China's vehicle sales jumped 13.7% in 2016, the fastest pace in three years, thanks to a tax cut on small-engine cars. The auto market there is expected to grow another 5% this year. China’s market is a fledgling market, too, which means recycling old vehicles does not play a large role in supplying new catalysts. As a result, new vehicle demand directly impacts new palladium supply.

Auto sales in Russia are expected to rise 4%.

Jewelry and investment demand also contribute to platinum consumption. Those, too, have shown signs of vibrancy.

Investment demand was up an estimated 15% in 2016, as platinum bar and coin buying remained near record highs.

Yet, while PGM demand is rising, supplies are extremely tight. Production deficits are mounting.

2016 was the fifth consecutive year that platinum production failed to meet demand. And 2017 is already shaping up to be the sixth.

Total platinum supply in 2017 is forecast to fall 2% to 7.75 million oz, while demand will register roughly 7.85 million oz.

Furthermore, the key Above Ground Stocks measure fell to 1,875 kilo ounces last year — down 55% from 4,140 kilo ounces at the end of 2012. By the end of 2017, it’ll be at the lowest level since 2011.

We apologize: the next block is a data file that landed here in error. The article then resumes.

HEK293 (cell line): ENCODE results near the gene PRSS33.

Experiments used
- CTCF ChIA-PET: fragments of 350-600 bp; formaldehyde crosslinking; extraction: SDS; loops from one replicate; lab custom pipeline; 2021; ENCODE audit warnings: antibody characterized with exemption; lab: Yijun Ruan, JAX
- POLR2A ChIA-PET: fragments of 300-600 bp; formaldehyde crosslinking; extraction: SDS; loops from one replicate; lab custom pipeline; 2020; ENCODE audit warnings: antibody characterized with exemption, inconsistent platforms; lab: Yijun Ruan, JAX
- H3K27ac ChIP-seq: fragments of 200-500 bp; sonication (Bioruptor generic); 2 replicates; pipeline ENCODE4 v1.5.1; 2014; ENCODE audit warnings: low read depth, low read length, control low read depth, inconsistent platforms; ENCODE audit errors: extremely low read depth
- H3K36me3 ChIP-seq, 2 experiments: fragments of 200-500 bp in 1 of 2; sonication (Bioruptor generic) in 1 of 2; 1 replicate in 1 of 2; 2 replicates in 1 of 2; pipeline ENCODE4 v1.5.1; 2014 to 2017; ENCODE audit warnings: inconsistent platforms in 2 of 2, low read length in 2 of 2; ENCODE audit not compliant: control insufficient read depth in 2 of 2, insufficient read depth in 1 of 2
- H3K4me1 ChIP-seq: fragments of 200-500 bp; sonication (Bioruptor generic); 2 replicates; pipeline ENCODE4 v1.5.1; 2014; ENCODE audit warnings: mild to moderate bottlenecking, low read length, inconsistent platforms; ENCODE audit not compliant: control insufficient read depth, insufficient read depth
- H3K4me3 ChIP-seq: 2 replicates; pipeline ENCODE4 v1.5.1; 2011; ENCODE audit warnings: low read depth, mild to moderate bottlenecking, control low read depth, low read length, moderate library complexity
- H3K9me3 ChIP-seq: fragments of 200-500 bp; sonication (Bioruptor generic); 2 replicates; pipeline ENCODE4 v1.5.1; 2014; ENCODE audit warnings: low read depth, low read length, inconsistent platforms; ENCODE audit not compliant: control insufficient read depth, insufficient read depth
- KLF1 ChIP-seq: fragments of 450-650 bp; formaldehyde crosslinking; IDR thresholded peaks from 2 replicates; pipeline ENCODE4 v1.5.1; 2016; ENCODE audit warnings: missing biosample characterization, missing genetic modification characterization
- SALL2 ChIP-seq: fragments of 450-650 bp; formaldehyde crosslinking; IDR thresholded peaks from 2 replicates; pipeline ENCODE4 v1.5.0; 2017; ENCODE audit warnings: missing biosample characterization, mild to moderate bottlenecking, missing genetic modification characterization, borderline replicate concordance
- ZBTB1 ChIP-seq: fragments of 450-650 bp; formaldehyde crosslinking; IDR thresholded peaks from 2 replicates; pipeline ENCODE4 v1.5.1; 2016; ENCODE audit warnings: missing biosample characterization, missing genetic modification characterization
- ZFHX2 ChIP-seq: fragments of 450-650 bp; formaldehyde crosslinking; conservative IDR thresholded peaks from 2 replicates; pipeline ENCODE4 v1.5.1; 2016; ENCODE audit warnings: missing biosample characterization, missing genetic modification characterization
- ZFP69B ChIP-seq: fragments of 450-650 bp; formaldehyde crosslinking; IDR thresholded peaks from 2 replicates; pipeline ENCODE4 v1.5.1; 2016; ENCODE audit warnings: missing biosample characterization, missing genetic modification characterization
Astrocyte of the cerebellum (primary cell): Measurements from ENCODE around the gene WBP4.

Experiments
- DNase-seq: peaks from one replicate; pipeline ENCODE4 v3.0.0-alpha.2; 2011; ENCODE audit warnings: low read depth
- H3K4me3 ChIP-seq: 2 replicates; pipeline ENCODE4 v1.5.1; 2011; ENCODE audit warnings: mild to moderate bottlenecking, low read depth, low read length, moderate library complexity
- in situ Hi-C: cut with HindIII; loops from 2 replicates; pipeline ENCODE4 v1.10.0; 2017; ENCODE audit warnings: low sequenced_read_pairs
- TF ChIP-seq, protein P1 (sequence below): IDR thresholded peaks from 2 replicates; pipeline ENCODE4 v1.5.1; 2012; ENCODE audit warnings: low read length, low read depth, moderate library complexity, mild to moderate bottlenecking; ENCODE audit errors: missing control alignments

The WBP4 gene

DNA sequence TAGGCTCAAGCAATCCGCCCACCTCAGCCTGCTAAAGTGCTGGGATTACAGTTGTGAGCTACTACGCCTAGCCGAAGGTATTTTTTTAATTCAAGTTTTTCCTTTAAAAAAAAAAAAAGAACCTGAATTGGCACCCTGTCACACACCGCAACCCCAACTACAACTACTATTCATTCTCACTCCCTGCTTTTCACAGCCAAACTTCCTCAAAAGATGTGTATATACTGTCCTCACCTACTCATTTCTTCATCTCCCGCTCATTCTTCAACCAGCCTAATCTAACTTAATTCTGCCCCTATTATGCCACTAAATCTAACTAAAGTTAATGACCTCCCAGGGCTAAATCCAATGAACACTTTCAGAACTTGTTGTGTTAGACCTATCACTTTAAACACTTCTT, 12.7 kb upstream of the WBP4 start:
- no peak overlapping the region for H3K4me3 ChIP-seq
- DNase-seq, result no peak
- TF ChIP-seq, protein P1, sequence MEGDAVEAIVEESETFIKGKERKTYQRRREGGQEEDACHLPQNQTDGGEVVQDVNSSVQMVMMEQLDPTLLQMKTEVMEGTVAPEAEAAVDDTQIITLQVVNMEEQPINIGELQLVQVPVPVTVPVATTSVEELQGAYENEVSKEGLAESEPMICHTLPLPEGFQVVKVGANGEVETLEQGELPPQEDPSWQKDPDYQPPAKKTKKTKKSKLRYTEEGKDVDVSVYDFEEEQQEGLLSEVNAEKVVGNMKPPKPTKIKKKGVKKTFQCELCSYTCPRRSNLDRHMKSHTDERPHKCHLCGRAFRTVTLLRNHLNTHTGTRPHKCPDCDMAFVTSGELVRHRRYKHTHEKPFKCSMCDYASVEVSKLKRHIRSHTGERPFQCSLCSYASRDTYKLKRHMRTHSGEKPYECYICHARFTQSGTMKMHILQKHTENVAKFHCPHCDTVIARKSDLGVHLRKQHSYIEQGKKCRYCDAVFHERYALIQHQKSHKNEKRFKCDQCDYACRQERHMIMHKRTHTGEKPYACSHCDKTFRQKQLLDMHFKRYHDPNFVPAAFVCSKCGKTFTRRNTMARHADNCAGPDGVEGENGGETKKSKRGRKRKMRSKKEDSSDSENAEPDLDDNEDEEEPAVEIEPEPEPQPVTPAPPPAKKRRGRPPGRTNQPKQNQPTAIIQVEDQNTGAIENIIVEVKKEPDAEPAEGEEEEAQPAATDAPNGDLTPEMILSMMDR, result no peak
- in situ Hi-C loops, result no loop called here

Palladium is even more scarce.

TD Securities predicts the palladium deficit will double from 600,000 ounces in 2016 to 1.2 million in 2017. (The firm expects the platinum deficit to rise from 400,000 to between 600,000 and 650,000 in that time.)

“We’re positive on the platinum group metals, and we have been for some time,” said TD Senior Commodity Strategist Mike Dragosits. “We’re a little bit more positive on palladium than platinum.”

One of the major factors behind the shortfall is mining stoppages in Africa.

The two largest producers, Anglo American and Impala Platinum, are both struggling with labor issues in their native South Africa.

South African platinum mine production output fell by 10.8% at one point last summer, as striking miners closed down mines. Consequently, the country’s annual supply has fallen from a peak of nearly 6 million ounces a decade ago to a little over 4 million ounces.

Zimbabwe’s platinum production fell an estimated 22% in the second quarter of 2016.

In all, mining supply fell roughly 3% in 2016.

Long-term palladium supply is even more questionable.